The beginning of the year is always a great time to go to the cinema, as the films coming out are often competing for big awards. Nominated for the Best Picture Oscar is Whiplash, directed by Damien Chazelle, who has only just turned 30. Snubbed in every possible way by the Academy but Best Film of the Year winner at the National Board of Review is A Most Violent Year, directed by J.C. Chandor.
Let’s start with the boldly directed jazz thriller Whiplash. It introduces us to young drummer Andrew, who is just starting out at the prestigious (but fictitious) Shaffer Conservatory. One day, he is asked to join mysterious and dictatorial professor Fletcher’s studio band and becomes addicted to the idea of greatness, a word he so wants to be associated with.
Artists know that getting to the top and being the best takes a tremendous amount of hard work. This idea however becomes somewhat twisted when in the hands of Fletcher. All the teacher wants is to discover greatness in his studio, but he humiliates and frightens his students in this aim. How much is too much? “There are no two words more harmful than: Good Job”, and this is so true. Fletcher says this when showing his more human side. You do want to warn Andrew, though: a smile exchanged between the two can only lead to catastrophy. Indeed, what I would say characterises Andrew’s feelings for Fletcher is addiction, and perhaps the opposite is also true. He is addicted to this “thumbs up” or slight smile that he could receive from Fletcher once every few months, even though he knows that that smile only means danger.
J.K. Simmons, who seems like such a nice man in real life, is excellent as an obsessed and abusive teacher. Miles Teller also shows so much commitment to the drumming and his role that the actor seems set for many different kinds of roles in the future. Credit also goes to cinematographer Sharone Meir and musician Justin Hurwitz for bringing out the musicality of the streets and buildings of New York City (also explored in Birdman and Begin Again) and creating a battle-like relationship between the two protagonists.
Another thrilling picture this month is A Most Violent Year, directed by the impressive J.C. Chandor and starring Oscar Isaac, Jessica Chastain and David Oyelowo, to name just a few members of the great ensemble. 1981 was the “most violent year” in New York City’s history, with violent crimes appearing to happen everyday. One method of defending oneself seemed to be the gun, but Abel (Isaac), who is a heating oil salesman about to make his business thrive, refuses to associate guns with his company. While his competition threatens his business through various acts of violence, he still refuses to defend himself in this way, especially as the the district attorney (Oyelowo) is about to start searching his house.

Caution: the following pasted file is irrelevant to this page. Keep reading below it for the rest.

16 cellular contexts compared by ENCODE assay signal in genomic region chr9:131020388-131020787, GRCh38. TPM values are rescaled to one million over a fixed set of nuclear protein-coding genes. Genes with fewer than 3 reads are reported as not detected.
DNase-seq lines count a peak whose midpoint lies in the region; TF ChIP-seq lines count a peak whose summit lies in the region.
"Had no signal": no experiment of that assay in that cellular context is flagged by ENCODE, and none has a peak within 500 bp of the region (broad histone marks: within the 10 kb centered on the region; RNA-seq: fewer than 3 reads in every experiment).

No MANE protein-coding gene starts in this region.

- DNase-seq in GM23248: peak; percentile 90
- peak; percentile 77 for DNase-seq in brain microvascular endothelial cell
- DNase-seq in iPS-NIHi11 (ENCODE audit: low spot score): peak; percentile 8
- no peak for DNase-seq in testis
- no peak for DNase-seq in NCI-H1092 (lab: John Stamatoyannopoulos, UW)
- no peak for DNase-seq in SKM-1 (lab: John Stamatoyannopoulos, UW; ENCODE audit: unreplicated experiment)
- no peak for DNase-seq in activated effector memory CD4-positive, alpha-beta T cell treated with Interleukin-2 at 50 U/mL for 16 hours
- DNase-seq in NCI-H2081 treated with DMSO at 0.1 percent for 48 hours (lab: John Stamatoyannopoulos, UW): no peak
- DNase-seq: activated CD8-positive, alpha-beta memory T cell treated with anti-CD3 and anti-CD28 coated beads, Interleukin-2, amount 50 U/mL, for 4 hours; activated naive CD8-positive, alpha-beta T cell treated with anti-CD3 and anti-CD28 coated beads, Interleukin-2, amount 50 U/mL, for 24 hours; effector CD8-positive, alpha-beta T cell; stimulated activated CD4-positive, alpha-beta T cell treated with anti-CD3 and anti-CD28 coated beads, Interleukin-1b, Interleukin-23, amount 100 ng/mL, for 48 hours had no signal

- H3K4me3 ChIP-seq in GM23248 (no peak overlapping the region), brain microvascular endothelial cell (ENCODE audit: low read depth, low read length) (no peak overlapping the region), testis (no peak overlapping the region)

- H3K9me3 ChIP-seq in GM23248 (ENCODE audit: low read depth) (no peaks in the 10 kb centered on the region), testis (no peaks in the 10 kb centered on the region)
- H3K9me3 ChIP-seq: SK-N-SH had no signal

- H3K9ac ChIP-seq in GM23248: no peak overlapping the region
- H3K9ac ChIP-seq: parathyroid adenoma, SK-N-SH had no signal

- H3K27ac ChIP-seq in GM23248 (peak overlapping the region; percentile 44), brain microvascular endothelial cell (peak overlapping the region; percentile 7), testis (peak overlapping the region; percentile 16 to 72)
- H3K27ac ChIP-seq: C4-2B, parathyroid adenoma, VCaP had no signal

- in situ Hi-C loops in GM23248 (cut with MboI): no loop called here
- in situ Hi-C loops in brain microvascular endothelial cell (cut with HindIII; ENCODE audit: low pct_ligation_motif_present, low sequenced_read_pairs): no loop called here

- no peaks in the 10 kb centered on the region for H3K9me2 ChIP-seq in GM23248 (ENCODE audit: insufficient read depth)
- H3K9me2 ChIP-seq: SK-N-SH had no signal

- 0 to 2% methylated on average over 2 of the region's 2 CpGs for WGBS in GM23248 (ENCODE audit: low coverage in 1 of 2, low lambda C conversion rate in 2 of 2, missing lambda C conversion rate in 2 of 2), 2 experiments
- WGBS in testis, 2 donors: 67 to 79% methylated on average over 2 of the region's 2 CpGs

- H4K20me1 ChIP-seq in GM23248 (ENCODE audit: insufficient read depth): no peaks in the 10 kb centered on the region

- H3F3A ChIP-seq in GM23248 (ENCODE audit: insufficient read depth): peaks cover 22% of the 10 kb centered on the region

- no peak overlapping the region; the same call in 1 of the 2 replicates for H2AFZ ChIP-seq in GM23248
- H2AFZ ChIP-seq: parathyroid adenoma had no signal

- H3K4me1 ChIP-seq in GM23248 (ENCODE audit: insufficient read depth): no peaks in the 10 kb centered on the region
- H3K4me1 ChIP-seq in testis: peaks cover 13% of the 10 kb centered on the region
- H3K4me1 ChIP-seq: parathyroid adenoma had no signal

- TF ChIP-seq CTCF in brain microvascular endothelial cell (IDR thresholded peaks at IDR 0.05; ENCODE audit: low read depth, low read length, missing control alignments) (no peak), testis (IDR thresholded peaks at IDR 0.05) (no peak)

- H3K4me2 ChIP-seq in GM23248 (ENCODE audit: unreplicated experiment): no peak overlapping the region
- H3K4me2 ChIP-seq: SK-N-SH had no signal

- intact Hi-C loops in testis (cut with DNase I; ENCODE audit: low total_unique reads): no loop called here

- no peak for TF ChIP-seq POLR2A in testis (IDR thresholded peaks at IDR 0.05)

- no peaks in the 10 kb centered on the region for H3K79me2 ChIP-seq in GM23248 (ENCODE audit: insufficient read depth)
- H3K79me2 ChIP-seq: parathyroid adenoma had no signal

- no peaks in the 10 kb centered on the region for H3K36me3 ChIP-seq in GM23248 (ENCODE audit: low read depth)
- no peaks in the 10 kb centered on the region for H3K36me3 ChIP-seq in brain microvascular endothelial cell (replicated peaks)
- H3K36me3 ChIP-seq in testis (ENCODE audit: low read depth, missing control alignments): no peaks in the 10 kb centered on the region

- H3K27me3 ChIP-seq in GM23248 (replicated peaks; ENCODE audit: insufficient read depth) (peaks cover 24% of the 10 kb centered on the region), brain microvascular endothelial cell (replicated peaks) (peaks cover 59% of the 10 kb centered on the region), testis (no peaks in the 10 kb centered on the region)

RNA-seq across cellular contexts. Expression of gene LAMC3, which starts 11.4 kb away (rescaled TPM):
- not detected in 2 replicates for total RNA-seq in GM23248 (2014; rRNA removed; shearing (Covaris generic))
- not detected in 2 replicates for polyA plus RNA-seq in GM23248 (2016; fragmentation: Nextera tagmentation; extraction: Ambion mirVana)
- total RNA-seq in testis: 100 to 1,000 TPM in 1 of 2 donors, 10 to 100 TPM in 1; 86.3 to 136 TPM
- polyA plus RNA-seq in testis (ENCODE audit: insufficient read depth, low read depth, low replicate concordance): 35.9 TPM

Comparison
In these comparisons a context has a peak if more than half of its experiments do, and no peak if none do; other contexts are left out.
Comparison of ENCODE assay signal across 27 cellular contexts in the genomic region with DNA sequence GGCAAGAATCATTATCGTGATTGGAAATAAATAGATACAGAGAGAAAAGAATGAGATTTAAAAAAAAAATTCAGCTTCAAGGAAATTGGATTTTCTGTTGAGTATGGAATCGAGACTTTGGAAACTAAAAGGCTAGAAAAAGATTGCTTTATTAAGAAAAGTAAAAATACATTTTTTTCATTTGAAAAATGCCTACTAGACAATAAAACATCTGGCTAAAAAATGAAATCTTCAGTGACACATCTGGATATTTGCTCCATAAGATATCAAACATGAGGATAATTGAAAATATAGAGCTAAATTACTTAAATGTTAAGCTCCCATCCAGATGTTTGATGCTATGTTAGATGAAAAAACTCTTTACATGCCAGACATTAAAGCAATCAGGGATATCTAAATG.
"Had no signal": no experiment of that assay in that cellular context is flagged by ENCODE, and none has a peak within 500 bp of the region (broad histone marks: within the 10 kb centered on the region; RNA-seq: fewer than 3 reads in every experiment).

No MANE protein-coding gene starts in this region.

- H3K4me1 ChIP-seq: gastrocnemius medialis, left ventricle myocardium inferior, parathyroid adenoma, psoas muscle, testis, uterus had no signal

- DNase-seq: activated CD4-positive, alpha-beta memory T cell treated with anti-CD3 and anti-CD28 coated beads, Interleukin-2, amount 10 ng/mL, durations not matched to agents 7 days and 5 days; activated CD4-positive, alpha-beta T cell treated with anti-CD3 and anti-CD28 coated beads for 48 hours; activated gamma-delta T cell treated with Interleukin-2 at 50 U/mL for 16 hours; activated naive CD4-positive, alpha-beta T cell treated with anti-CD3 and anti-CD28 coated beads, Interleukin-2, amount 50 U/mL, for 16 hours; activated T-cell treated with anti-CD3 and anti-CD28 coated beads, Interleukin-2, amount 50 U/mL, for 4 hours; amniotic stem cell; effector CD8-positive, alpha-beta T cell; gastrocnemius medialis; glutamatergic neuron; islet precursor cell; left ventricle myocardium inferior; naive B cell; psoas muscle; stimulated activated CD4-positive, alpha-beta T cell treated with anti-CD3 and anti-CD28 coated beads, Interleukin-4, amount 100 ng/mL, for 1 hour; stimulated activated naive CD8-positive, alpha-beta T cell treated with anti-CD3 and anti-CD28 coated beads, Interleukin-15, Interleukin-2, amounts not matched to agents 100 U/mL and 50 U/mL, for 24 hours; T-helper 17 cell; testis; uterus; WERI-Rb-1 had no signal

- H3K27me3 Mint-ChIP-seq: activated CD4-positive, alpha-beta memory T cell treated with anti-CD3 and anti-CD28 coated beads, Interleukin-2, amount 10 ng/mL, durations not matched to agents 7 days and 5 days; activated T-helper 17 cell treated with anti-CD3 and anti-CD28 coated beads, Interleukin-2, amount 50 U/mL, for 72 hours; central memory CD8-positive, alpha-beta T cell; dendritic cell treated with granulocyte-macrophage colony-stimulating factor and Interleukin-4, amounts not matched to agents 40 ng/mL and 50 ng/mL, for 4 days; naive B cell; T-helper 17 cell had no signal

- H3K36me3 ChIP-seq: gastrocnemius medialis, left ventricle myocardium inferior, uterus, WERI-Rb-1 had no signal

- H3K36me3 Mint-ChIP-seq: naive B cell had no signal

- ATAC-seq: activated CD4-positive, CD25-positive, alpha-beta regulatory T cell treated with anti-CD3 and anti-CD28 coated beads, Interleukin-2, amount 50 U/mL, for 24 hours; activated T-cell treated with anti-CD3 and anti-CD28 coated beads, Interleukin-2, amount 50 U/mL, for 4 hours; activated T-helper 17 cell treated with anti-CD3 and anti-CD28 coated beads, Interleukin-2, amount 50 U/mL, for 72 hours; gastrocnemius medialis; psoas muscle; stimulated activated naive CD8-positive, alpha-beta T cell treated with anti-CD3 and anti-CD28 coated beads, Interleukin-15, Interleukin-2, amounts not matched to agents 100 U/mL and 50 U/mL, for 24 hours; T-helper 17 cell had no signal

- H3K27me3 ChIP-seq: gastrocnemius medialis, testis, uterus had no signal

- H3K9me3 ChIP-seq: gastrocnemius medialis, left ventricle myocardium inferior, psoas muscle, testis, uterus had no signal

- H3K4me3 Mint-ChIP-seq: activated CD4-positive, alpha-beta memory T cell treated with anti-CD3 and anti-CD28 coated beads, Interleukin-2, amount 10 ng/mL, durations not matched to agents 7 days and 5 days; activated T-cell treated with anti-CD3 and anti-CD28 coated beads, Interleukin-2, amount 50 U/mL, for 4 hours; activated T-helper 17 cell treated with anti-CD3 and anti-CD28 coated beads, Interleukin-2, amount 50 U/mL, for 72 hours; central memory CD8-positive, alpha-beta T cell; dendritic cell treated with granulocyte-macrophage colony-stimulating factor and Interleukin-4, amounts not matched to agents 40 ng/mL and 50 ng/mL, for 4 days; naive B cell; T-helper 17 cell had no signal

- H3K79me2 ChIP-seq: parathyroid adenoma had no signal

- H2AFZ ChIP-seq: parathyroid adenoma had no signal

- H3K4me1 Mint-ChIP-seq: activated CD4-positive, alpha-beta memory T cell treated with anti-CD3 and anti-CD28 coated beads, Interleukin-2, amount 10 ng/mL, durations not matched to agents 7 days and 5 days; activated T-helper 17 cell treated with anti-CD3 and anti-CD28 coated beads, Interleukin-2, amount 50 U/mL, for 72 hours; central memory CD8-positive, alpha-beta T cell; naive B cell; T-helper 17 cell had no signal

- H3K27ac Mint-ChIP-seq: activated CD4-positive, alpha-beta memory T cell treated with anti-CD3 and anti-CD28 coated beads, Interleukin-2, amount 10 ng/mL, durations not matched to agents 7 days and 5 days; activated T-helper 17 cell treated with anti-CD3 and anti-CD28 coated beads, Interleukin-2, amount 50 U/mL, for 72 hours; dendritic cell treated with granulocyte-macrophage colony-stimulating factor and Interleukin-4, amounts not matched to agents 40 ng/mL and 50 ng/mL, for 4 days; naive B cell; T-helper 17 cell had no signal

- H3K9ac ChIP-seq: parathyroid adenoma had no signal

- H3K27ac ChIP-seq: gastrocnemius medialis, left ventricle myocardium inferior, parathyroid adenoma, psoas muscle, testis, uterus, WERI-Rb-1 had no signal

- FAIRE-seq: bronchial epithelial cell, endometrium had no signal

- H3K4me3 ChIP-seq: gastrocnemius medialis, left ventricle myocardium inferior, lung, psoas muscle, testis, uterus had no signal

The specificity of the topic may make this film look independent, but the techniques employed by Chandor, his cinematographer Bradford Young and musician Alex Ebert create more tension than felt in many films of this kind. Is it me or were the gunshots particularly loud?
It is noticed quite quickly that Young went for a a lot of yellow and pale light during daytime and chose to use very little light for night scenes while sticking to shades of yellow and orange. Ebert also chose to blend his score with transportation devices like trains and trucks, a characteristic which the film may have in common with Whiplash.
The acting in this film is fantastic all around. While the script is dense, one doesn’t feel that too much talking is taking place. Oyelowo is calm, discrete but always focused as the DA. Albert Brooks was unrecognisable to me as Abel’s lawyer and perhaps second father.
Chastain and Isaac were fantastic together as the heads of the company and the parents of two girls. Anna, the daughter of a mobster, is supportive of her husband no matter what, although the thought of power and perhaps violence motivates her as well. While she shows herself as an elegant and well brought up woman, she still says sentences like “That went good” and lets her Brooklyn accent come out when angry. Abel’s subtle Latin American accent was also a very distinct choice, which told so much about the character’s back story. This film was filled with little details of this kind.
As it turns out, danger does not go away if you have a gun. On the contrary, you may attract it even more, and bring others down with you if you don’t have a permit. Anna, as we learn, doesn’t like violence that much after all.
A Most Violent Year deserves so much praise for standing the gangster genre on its head, for not including too much lingo in this unusual script, and for such precision in every department.